Family weathers “double whammy” of health issues with infant daughter
Ashley and Duke Melton were well-prepared to deal with the challenges of their daughter Ellison’s cleft lip and palate.
What: Beach Blast 2013, presented by the MUSC Craniofacial Anomalies & Cleft Lip/Palate Team.
When: 6-11 p.m. Saturday.
Where: Elks Lodge, 1113 Sam Rittenberg Blvd. in West Ashley.
Activities: Beach music, shag contest, photo booth, silent auction, cash bar and concessions. WTMA Talk Radio host Tara Servatius will host the event. Duke and Ashley Melton, whose daughter Ellison endured both cleft lip and palate and leukemia, will be the special guests at the event.
More info: http://Craniofacial.musc.edu/ or contact Sherry Cannon at 792-3251 or email@example.com.
Imaging had picked it up early in Ashley’s pregnancy and the craniofacial team at the Medical University of South Carolina had mapped out a game plan well in advance of delivery.
But life has a way of throwing people monster curve balls.
Seven weeks after she was born, on April 29, 2011, the Meltons noticed some light blue bruising all over her chest.
Blood tests showed the bruising didn’t relate to any of the 500 syndromes associated with cleft lip and palate, but they did show that Ellison had a low white blood cell count.
The Melton’s infant had leukemia, specifically acute myeloid leukemia.
“When I heard the news,” recalls Ashley, “my whole throat immediately closed up and I couldn’t breath. It was crazy. “
The focus of Ellison’s medical care turned to the cancer, starting with apheresis, in which Ellison’s blood was drained out, basically cleaned and retransfused.
In the ensuing months of chemotherapy, the Melton’s family life was turned upside down. Ashley took a leave of absence from her job as a lawyer for McAngus, Goudelock & Courie and basically moved from their Myrtle Beach home to Charleston with Ellison for treatments at MUSC.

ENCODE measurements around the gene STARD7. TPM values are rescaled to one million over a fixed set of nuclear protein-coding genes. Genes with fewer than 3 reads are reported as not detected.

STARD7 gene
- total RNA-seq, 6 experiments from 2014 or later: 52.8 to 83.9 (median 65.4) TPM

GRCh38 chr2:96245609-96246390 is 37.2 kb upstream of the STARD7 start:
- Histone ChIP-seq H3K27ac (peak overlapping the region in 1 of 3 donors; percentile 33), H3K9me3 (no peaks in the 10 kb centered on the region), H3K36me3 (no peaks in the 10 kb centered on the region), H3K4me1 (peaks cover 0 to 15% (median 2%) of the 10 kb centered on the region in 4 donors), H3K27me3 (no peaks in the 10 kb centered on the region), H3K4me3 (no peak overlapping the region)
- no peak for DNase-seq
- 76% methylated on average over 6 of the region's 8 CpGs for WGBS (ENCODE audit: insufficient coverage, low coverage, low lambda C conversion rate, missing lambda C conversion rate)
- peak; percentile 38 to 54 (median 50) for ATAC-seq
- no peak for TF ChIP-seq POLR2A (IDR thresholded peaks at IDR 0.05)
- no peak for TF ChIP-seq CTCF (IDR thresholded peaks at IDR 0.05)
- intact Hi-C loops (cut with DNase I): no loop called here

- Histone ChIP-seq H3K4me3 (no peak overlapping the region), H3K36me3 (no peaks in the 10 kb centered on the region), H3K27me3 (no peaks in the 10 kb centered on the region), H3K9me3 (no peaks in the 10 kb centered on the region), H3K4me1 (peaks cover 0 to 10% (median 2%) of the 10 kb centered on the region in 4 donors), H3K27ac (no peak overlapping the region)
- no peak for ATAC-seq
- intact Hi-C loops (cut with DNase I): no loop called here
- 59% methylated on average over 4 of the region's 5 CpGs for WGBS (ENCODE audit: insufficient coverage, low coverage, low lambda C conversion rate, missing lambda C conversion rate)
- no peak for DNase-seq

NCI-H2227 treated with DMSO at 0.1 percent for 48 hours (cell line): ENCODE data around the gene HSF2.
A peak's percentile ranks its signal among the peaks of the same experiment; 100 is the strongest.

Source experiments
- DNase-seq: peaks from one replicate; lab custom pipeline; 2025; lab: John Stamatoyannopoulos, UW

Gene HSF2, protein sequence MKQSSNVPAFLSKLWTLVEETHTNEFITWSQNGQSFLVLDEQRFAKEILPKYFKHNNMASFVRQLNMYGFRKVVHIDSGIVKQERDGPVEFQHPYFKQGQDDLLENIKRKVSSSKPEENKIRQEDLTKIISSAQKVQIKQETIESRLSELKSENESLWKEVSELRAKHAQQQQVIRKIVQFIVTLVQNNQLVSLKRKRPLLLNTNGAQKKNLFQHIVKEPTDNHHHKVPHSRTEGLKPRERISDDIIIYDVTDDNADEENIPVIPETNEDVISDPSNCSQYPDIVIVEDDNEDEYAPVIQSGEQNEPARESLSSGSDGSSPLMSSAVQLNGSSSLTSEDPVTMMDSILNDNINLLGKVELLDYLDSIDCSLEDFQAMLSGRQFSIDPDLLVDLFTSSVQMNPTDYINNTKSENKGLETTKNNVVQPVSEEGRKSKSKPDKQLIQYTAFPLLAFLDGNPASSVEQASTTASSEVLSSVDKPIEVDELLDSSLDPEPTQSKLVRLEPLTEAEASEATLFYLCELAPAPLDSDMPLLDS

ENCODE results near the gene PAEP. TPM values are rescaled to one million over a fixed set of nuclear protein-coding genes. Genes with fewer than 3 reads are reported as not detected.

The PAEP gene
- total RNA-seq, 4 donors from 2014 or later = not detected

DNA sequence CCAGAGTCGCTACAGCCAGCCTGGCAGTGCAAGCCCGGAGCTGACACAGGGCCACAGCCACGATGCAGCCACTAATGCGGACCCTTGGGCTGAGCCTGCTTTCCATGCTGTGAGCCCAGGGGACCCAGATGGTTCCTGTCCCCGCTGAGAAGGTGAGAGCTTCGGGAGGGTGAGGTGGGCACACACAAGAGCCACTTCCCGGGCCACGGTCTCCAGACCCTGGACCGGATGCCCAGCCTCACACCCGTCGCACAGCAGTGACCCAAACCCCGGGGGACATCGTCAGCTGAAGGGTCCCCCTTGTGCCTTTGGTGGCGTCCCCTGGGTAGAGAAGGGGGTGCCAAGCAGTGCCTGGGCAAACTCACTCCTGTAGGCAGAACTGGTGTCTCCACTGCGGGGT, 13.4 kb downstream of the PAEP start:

Duke, a broker in charge for a real estate company, took full charge of sons, Jackson and Carson, now ages 8 and 7.
“It was hard to be together one day and then, all of sudden, you’re not living under the same roof. Our world was turned upside down,” says Ashley.
But their luck soon started to change for the better.
Ellison responded well to chemotherapy, going into remission after the first of three treatments and basically didn’t suffer many side effects typically associated with chemo, the family says.
And a test of the family for a bone marrow transplant found that Carson was a perfect match.
“We were excited, but then I worried. We have a perfectly healthy 6-year-old who was being to asked to help. But he was unbelievable. If it had been my older son, he’s deathly afraid of needles and doctors. But Carson is really laid back and doesn’t get freaked out. I just think God just knew. “
On Oct. 11, 2011, Carson gave his marrow and his baby sister got not only a new lease on life, but his blood type: from O to A negative.
Duke and Ashley Melton will be special guests at Saturday’s Beach Blast 2013, presented by the MUSC Craniofacial Anomalies & Cleft Lip/Palate Team.
With remission, treatments for Ellison’s cleft lip and palate could resume, and will continue throughout her development into adulthood.
“She’ll have a million-dollar smile by the time it’s all over,” says Ashley, who is still on leave from her law job.
And while Ellison likely will continue to see craniofacial doctors for the next 20 years, she’ll be monitored by cancer doctors for the next 30.
Ashley says the whole experience taught her a major lesson in life.
“When we got the diagnosis of cleft lip and palate, we thought, ‘God, why did you do this. She’s a girl.’ I felt like He was saying you need to get over this because it’s vain. When the leukemia diagnosis came, the cleft issue went away. I felt like God was saying this is the bigger picture.”
Still, after having endured a proverbial “double-whammy” of health issues with Ellison, Ashley adds, “I don’t need any more whammies.”
Reach David Quick at 937-5516 or dquick@postand courier.com.